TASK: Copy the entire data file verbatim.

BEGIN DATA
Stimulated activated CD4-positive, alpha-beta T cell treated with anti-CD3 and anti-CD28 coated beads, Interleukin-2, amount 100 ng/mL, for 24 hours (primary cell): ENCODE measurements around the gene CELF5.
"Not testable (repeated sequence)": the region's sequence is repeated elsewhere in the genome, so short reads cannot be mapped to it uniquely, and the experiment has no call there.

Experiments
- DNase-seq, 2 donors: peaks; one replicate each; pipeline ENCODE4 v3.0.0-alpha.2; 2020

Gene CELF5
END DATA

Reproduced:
Stimulated activated CD4-positive, alpha-beta T cell treated with anti-CD3 and anti-CD28 coated beads, Interleukin-2, amount 100 ng/mL, for 24 hours (primary cell): ENCODE measurements around the gene CELF5.
"Not testable (repeated sequence)": the region's sequence is repeated elsewhere in the genome, so short reads cannot be mapped to it uniquely, and the experiment has no call there.

Experiments
- DNase-seq, 2 donors: peaks; one replicate each; pipeline ENCODE4 v3.0.0-alpha.2; 2020

Gene CELF5